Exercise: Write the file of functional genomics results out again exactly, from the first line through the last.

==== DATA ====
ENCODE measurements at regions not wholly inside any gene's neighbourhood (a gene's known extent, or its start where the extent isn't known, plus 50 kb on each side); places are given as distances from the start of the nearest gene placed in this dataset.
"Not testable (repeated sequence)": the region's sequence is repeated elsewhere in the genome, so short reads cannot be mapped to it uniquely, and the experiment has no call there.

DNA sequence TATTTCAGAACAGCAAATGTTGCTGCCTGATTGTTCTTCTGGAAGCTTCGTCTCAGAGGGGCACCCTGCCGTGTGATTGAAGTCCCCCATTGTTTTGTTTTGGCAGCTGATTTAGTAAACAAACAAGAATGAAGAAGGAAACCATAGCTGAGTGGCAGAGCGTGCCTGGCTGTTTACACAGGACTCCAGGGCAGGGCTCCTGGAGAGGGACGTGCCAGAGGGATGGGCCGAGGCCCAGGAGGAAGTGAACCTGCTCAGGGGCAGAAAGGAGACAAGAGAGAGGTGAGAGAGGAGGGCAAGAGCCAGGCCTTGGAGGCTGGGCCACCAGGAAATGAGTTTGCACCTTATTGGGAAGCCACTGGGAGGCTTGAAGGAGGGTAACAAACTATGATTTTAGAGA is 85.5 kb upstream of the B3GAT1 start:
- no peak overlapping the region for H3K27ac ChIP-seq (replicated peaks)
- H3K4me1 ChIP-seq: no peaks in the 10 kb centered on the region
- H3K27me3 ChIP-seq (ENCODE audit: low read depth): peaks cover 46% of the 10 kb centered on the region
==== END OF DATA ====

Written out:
ENCODE measurements at regions not wholly inside any gene's neighbourhood (a gene's known extent, or its start where the extent isn't known, plus 50 kb on each side); places are given as distances from the start of the nearest gene placed in this dataset.
"Not testable (repeated sequence)": the region's sequence is repeated elsewhere in the genome, so short reads cannot be mapped to it uniquely, and the experiment has no call there.

DNA sequence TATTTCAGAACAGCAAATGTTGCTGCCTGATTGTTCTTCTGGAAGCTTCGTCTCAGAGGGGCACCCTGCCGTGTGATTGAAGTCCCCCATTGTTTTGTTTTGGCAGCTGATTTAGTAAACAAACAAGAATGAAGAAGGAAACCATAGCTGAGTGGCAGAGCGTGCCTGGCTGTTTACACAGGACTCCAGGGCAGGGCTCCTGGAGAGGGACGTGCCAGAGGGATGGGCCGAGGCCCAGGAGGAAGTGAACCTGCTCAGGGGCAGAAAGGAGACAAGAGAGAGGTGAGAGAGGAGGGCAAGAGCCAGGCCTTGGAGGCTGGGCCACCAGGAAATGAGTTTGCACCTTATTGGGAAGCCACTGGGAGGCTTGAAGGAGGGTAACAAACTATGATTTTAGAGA is 85.5 kb upstream of the B3GAT1 start:
- no peak overlapping the region for H3K27ac ChIP-seq (replicated peaks)
- H3K4me1 ChIP-seq: no peaks in the 10 kb centered on the region
- H3K27me3 ChIP-seq (ENCODE audit: low read depth): peaks cover 46% of the 10 kb centered on the region